Previously, we’ve reported about CardioMems’ implantable device for the monitoring of blood pressure inside aortic aneurysms. Well, now the company is building on that technology and have successfully implanted a similar device into the wrists of three patients to wirelessly monitor their blood pressure.
CardioMems says its wireless pressure sensor was successfully surgically implanted into the wrist of three severely hypertensive patients at Hospital DIPRECA in Santiago, Chile by cardio-thoracic surgeons, Miguel Luis Berr, MD and Michael Tuchek, DO. Following the implants, Dr. Berr, commented, “As with our previous experience with the CardioMems sensor, the device was simple to implant and we expect that the information provided will be very useful in the management of this disease.”
The wireless hypertension sensor is a proprietary miniature device developed by CardioMems to be positioned just below the surface of the skin above the patient’s radial artery using a minimally invasive procedure. The sensor is designed to allow for a precise and accurate measurement of systemic blood pressure using the CardioMems proprietary electronics module.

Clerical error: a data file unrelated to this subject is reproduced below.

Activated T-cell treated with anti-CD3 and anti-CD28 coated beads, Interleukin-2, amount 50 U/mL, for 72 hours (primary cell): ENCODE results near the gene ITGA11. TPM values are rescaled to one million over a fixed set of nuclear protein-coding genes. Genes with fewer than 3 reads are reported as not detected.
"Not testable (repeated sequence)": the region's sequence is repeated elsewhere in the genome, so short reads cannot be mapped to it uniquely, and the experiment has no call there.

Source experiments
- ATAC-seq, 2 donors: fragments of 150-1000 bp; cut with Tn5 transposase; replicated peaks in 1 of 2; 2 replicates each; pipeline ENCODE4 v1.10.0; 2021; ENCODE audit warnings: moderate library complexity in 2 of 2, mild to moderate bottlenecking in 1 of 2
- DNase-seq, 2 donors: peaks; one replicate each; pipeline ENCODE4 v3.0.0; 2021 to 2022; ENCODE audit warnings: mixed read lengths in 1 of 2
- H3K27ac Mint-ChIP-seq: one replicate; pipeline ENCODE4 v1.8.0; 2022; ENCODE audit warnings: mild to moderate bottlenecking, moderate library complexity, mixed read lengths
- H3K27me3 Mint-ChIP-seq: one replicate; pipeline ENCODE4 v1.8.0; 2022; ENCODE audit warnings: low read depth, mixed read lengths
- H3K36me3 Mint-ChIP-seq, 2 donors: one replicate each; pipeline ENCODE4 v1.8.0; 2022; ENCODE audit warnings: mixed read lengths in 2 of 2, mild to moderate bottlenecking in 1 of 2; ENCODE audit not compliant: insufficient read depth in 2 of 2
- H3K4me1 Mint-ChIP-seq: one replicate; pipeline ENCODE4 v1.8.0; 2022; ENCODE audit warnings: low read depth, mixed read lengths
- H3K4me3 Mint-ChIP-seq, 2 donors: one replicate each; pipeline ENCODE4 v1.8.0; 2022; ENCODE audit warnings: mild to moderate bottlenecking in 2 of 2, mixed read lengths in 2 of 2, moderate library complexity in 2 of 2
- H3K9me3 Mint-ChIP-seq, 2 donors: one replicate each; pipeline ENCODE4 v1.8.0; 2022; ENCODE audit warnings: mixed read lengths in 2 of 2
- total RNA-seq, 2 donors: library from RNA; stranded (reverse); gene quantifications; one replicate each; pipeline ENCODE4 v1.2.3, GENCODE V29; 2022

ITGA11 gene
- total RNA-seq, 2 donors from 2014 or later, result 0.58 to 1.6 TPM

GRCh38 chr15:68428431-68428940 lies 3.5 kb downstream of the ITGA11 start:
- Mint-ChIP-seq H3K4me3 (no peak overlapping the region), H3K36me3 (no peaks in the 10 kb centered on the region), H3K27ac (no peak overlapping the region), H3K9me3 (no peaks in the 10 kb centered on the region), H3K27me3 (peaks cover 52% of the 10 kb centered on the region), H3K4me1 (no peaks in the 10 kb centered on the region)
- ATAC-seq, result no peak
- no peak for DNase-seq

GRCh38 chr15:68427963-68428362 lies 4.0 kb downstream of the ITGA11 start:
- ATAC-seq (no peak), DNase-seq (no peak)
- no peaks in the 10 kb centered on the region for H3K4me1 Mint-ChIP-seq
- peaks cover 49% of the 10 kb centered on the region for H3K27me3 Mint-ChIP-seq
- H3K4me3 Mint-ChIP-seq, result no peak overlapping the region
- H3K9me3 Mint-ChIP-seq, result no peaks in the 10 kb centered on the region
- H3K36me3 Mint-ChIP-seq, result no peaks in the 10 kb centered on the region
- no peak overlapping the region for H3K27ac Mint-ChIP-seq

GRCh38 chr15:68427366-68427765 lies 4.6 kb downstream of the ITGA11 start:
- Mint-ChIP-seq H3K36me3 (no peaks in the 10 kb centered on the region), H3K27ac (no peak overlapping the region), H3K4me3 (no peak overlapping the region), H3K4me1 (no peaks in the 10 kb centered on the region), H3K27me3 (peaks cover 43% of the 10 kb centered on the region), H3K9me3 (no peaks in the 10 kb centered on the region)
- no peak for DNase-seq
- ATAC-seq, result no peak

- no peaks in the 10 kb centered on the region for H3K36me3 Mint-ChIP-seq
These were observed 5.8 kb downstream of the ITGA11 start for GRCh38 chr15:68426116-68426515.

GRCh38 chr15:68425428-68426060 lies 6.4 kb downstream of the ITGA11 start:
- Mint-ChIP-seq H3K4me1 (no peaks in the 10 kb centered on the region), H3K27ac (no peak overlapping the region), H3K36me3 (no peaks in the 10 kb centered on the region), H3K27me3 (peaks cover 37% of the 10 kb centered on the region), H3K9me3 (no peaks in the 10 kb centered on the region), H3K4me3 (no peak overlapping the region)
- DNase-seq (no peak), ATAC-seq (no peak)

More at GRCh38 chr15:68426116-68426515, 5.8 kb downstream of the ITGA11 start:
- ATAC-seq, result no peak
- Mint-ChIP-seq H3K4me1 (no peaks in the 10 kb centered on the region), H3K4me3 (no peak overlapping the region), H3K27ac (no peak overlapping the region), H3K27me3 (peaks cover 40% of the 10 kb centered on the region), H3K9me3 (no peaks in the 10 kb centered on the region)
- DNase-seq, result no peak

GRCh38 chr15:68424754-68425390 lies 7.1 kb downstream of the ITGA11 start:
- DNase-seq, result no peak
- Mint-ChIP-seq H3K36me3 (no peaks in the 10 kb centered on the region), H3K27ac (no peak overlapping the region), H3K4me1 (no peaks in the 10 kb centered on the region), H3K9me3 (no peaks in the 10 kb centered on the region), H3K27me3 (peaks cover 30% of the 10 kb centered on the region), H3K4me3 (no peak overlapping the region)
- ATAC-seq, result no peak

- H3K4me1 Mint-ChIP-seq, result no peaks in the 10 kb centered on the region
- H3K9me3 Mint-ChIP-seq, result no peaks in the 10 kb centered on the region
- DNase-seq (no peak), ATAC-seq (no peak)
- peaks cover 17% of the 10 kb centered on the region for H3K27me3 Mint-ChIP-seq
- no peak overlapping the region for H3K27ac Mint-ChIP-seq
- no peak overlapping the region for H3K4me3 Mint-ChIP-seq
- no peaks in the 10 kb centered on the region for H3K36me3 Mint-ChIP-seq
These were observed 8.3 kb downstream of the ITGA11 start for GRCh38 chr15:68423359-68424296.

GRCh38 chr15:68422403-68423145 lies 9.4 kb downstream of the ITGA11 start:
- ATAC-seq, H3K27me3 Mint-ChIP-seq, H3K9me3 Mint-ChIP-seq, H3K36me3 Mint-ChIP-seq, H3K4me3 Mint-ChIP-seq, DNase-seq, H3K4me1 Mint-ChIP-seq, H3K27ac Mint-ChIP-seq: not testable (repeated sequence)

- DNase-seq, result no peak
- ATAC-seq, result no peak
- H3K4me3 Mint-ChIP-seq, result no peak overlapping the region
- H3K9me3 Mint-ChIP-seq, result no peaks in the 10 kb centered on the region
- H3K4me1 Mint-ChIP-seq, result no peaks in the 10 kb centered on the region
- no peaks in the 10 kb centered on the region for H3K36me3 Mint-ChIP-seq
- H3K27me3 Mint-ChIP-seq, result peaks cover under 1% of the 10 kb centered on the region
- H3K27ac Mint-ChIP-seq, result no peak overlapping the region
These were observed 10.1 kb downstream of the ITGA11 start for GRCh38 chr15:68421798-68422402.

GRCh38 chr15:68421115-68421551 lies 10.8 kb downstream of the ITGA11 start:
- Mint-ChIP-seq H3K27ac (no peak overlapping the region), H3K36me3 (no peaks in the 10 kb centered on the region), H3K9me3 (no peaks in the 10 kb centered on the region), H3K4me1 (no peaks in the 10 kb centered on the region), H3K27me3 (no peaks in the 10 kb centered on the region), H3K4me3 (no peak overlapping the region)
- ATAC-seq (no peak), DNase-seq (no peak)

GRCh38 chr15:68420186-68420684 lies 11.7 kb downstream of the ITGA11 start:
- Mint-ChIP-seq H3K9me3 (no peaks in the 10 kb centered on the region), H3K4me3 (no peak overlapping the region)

Following the procedure, the sensor and electronics are designed to allow for additional blood pressure measurements to be taken by the patients at home and to transmit the data wirelessly to a secure database where it will become available for review on CardioMems’ patient management website. The wireless hypertension sensor and the related electronics are being evaluated as part of a clinical trial and are not approved for marketing.
“We believe that this is the first instance of a wireless sensor being used to monitor blood pressure for the management of severe hypertension,” commented Jay S. Yadav, MD, Chairman and CEO of CardioMems, Inc. “Hypertension, a disease characterized by a chronic increase in blood pressure, is a major cause of heart failure, stroke and kidney failure and is one of the most common diseases in the world. Precise home monitoring of blood pressure may allow patients to have greater control over managing their own health and may also provide additional information for physicians regarding treatment effectiveness.”